Sorry here’s the link.
    http://images.remss.com/msu/msu_data_monthly.html?type=trend&channel=2

  6. ngard2016 Says:

    Ken can you please send me an email? I want to show you something about UAH V 6 and your pause updates. I’m sure you would want to look at this. Thanks.

  7. ngard2016 Says:

    Ken, I posted this at Don Aitkin’s blog and wonder if you’d care to comment?

    There have been some strange things going on with the word’s temp data-sets since Phil Jones’s 2010 interview with the BBC. The warming trend from 1910 to 1940 was 0.150 c/ decade, but that has now changed to 0.129 c/ decade first HAD 4 column and 0.139 HAD 4 Krig data.

    But here is the interesting part, GISS data shows just 0.090c/ decade and the Berkeley data is 0.143 c/ decade, plus NOAA is just 0.090 c /decade. But even NOAA land trend is now below what Jones quoted for L&O in 2010. In fact NOAA Land trend is just 0.134 c / decade today. This has be nonsense when even the much faster land trend can’t reach Jones’s L&O trend in 2010. Yet Berkeley land trend is 0.172 c/ decade for that period.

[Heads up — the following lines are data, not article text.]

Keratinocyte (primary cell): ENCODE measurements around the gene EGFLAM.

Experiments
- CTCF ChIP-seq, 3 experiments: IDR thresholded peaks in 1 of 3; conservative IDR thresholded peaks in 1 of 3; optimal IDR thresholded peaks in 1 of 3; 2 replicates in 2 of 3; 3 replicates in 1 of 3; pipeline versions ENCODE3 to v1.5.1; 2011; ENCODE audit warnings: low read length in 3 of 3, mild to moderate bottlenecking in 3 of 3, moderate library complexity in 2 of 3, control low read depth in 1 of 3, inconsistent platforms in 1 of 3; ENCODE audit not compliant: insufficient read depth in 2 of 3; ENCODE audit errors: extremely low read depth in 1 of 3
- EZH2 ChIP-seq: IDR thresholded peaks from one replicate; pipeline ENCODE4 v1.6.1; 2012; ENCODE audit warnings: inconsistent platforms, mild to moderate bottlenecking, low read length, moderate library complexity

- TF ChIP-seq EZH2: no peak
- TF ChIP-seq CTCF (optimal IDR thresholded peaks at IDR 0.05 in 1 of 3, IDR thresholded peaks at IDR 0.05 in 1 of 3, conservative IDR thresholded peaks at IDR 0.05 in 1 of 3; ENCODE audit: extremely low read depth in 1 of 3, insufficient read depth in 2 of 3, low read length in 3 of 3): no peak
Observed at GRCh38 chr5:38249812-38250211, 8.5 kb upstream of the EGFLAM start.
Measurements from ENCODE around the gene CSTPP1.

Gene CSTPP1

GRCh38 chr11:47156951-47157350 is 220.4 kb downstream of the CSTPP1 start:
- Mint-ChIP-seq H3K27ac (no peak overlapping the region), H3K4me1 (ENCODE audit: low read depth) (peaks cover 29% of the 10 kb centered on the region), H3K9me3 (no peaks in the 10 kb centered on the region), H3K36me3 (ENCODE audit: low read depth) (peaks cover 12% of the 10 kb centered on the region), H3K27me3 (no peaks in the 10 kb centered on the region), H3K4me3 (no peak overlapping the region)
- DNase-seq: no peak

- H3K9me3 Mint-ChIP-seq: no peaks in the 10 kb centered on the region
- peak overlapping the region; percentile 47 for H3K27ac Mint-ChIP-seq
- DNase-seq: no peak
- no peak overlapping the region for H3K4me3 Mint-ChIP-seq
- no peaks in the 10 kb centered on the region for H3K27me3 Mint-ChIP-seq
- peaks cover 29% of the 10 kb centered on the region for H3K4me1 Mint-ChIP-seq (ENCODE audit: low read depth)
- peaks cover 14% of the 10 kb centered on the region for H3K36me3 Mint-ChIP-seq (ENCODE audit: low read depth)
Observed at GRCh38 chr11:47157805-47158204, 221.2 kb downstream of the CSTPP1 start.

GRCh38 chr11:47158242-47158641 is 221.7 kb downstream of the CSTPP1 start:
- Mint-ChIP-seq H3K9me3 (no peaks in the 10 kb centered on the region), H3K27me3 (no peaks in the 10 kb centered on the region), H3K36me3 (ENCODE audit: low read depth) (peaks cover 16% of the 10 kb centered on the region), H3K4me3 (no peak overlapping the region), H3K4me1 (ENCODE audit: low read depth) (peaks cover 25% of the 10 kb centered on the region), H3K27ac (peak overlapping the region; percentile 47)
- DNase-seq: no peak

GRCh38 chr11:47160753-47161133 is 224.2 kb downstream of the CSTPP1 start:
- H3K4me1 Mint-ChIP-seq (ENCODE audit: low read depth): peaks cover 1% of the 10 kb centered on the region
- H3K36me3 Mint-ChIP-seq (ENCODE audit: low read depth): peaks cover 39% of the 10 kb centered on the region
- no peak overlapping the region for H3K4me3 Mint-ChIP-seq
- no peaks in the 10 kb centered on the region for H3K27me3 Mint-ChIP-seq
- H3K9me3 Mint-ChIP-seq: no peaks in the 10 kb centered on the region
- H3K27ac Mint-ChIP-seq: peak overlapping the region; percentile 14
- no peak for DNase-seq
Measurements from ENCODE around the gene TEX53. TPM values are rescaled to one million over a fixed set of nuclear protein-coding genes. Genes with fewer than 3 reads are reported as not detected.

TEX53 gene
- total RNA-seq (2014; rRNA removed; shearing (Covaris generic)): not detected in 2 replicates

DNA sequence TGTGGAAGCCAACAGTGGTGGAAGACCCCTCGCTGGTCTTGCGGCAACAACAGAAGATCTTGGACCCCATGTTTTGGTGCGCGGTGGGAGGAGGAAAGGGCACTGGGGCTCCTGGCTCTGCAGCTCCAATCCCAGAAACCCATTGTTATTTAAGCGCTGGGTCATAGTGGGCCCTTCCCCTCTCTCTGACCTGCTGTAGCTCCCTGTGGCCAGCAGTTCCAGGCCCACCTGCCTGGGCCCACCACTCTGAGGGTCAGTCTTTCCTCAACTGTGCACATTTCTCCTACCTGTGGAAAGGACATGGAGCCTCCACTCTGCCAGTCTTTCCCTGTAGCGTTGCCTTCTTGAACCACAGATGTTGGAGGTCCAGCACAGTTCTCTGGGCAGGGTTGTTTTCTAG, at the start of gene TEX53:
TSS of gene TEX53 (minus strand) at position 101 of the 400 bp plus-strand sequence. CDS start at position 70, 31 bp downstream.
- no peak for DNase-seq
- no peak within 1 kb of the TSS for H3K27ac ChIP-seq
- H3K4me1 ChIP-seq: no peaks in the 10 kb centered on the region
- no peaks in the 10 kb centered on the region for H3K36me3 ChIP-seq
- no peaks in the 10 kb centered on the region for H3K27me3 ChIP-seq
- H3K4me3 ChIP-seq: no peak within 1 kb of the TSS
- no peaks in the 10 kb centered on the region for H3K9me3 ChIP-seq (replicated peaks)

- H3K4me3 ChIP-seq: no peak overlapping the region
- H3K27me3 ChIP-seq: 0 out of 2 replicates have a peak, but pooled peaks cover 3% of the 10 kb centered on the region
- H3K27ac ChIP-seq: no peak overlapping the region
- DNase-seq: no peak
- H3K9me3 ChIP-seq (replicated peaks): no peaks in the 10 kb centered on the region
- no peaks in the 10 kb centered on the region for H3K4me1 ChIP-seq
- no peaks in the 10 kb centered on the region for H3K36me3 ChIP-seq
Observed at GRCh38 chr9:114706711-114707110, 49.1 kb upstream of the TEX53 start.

But move forward and look at the trend from 1910 to 1945 ( 36 years) and we find more strange results. Had 4 trend is 0.140 c/dec, Had 4 krig is 0.151/ dec, NOAA is 0.134c /dec, GISS is 0.133 c/ dec and Berkeley jumps to 0.160 c/ dec.

    NOAA land trend is now 0.145 c/ dec , while Berkeley land trend is now 0.173 c/ dec. Clearly there have been adjustments made for HAD data since 2010 and the GISS and NOAA temp trends are ridiculously low for the period 1910 to 1940. But they do help to raise the later overall trend I suppose. Please note that Jones chose the trend period 1910 to 1940 and they are not a cherry pick.

    Here’s the York uni tool.

    http://www.ysbl.york.ac.uk/~cowtan/applets/trend/trend.html

    And here’s Jones’s 2010 BBC interview.

    http://news.bbc.co.uk/2/hi/science/nature/8511670.stm